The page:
A few years after Windows Vista was released and a couple of service packs later, driver support has improved. However, Microsoft stopped selling Windows Vista along with Windows XP on 22 October 2010 and ended Windows Vista OEM system builder pre-installation sales on 22 October 2011.
The phase out of Windows Vista kicked up in full gear after Microsoft ended Mainstream Support for Windows Vista on 10 April 2012. As Vista support starts to wind down, vendors may have to stop testing the OS as early as the tail end of this year and this is not expected to become a common problem until early 2016.
Windows Vista is now dying along with Windows XP and it will only be supported until 11 April 2017 after which customers will be completely out of luck. The phaseout of Windows 7 has slowly begun after peaking at 55% worldwide usage as they're migrating further to Windows 8.
The reason people don't like Vista is that it eats memory and requires a strangely large amount of graphics power. This meant that when people upgraded from XP, they saw really slow performance on the same hardware.
Also, the drivers for Vista were really iffy when it was first released. XP drivers could be installed but wouldn't work right. People got frustrated and the OS would crash all the time.
Finally, Vista was really the first Windows OS that saw a wide-spread use of the dev builds and betas. Before XP's release the internet wasn't really in a position for people to just get experimental or leaked builds. So many of the "this shit's broken" reviews were based on the actually broken dev builds. Same as Windows 8.
Anyway, of course those issues would all be fine if you bought a computer (or built one) with Vista hardware and enough memory
I think most people hate it since "it's a meme" or something.
I honestly have no real idea why there's so much hate for it. Yes, Windows 7 does run much better and smoother, but Vista runs fairly well. My guess is that people who hate on Vista have actually never used it. I used it for a short time, and it ran perfectly fine. 7 runs better, but Vista runs much better than the general populace likes to say it does.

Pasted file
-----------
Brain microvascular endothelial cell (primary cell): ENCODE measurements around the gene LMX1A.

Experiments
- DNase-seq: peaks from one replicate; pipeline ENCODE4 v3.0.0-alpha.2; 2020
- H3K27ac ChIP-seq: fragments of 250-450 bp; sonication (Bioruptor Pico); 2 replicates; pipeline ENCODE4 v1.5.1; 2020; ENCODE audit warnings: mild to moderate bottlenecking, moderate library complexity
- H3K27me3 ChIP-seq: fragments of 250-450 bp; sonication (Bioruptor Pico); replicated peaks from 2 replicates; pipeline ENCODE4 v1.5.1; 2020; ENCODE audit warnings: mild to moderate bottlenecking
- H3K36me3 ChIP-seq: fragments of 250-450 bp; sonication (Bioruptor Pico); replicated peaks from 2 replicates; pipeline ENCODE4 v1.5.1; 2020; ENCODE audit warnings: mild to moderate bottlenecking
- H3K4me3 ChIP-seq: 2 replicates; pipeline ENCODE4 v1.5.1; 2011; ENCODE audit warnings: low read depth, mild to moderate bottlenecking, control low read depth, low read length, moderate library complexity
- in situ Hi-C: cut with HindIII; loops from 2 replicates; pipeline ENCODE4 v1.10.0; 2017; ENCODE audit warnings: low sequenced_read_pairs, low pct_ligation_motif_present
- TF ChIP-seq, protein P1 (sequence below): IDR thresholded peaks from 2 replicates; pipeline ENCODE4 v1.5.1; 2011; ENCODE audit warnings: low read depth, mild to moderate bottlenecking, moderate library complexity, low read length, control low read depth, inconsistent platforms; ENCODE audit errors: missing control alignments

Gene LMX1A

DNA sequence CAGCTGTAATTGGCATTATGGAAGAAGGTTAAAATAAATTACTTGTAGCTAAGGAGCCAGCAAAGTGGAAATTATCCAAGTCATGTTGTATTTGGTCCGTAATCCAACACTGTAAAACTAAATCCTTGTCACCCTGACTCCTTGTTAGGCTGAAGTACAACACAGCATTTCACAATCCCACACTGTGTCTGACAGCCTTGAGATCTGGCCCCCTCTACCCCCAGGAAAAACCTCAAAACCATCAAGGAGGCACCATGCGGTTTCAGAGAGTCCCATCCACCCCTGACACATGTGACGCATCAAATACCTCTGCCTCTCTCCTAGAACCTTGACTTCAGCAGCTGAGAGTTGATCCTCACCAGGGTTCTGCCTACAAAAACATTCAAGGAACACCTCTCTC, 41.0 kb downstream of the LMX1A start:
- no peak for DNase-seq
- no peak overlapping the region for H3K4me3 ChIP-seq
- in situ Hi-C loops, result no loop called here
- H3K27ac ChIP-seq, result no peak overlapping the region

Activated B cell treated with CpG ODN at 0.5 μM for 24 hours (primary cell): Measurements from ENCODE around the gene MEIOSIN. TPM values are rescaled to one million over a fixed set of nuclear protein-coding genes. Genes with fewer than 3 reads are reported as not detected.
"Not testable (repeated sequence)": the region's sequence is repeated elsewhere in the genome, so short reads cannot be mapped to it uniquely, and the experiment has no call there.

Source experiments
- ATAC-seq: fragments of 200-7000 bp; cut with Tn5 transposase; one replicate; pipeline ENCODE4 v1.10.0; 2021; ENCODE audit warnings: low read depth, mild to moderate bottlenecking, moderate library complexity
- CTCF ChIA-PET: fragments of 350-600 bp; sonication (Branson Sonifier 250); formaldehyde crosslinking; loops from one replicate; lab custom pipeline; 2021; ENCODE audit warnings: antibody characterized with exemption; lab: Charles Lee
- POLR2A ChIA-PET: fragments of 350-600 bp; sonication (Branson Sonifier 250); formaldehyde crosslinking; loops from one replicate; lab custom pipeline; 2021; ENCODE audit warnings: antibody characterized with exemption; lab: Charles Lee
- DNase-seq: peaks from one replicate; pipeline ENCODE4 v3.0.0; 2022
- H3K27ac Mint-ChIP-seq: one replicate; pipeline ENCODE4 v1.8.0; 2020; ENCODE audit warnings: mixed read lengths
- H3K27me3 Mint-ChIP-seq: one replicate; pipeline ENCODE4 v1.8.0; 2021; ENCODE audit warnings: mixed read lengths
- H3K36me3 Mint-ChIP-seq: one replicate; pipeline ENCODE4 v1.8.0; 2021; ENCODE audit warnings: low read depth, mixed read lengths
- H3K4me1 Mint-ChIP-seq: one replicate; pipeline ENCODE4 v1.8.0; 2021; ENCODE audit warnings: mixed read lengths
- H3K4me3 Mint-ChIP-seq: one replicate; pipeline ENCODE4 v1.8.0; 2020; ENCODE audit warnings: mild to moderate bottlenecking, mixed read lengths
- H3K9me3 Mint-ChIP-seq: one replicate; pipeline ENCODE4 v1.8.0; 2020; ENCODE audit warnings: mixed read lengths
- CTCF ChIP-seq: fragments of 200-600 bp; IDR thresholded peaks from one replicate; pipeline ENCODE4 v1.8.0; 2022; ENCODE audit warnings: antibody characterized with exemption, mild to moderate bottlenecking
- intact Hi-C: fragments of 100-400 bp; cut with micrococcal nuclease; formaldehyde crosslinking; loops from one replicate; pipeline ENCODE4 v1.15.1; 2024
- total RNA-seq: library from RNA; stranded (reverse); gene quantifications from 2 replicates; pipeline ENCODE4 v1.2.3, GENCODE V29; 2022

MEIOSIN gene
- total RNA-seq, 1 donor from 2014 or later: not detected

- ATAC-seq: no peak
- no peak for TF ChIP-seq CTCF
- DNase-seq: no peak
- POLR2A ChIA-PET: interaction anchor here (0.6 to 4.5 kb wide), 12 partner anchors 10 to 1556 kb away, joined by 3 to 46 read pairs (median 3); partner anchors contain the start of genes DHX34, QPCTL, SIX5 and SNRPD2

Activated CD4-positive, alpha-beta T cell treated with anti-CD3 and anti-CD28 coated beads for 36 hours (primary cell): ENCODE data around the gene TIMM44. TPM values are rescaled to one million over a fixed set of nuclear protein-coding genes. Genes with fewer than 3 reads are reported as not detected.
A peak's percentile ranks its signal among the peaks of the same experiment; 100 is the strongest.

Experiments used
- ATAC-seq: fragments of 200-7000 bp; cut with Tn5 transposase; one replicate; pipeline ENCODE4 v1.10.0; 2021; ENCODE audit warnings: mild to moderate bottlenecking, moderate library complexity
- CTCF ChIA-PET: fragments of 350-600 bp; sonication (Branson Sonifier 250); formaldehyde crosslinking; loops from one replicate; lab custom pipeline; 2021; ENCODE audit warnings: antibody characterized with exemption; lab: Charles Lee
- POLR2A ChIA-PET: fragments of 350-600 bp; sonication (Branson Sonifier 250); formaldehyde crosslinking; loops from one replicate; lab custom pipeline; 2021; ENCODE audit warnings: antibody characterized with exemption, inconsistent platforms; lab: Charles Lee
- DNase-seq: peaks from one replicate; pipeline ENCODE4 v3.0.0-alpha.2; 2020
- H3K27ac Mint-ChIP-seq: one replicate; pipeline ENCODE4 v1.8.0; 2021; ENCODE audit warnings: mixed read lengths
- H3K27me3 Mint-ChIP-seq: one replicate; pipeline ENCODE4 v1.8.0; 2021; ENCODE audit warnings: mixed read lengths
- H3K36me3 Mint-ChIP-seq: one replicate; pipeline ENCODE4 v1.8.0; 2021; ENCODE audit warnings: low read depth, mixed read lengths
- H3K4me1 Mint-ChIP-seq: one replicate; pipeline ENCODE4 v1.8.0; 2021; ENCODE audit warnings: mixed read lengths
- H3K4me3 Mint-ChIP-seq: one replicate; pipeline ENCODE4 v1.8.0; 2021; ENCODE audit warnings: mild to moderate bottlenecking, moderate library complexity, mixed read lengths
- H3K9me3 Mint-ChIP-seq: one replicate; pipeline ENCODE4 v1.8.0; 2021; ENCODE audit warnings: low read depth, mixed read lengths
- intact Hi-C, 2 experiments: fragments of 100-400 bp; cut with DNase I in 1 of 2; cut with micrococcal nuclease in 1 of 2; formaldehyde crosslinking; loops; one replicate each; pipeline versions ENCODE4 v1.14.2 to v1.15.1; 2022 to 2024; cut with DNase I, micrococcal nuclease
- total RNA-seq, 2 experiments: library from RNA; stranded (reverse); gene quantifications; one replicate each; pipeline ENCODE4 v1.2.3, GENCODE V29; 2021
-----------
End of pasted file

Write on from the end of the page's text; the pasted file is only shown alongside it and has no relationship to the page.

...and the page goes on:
I actually just got and started using my first ever mobile device (an iPhone 4 I found while out biking, and defaulted and activated just recently), and my god is it a very different kind of computer
So I sort of understand the pains and hardships with something different. I mean, even simple things like copy/paste, selecting text, the missing operating system access, and all that, is just very very hard to get used to, when compared to a normal computer.
But this is where technology is going, so it's best to just try to use and get used to it.
I think it doesn't matter how different it is, as long as it's easy to learn and remember how to use. I think Apple is good at figuring out how to do little things like that, but really bad at teaching new users how to use them. There's no instruction booklet, just the one on the iBooks store, which means learning how to set up an account and accessing the App Store to download the iBooks app...
Yup found it. It was laying in the street across from a bar. I'm guessing it fell out of a purse or pocket or something, probably in a drunken stupor. Sure I could have tried to find the owner, but I'm an ass and went "welp, should have kept better track of it. MINE now".
And there was a Safari link about iPhone help, and while useful, I'm more of a "how do I do this? Google will tell me" kind of person. I just find certain things very hard, like using the keyboard. And then things like copy paste—while not impossible to figure out—are just rather unintuitive based on the old ctrl+C/P method I'm used to.
Not really sure that it's a "prototype", but 7 is definitely an improvement. As for the taskbar, I'm pretty cool with it. Although I don't like that it's so tall and that programs don't display the name and just show the icon. But that can be changed, if you go to the taskbar properties and change some things. The only real difference between Vista and 7 (that I remember) is that there's a bit of a flair when you hover over the Windows logo with 7. So not much change, but then it's been a while since I last used Vista.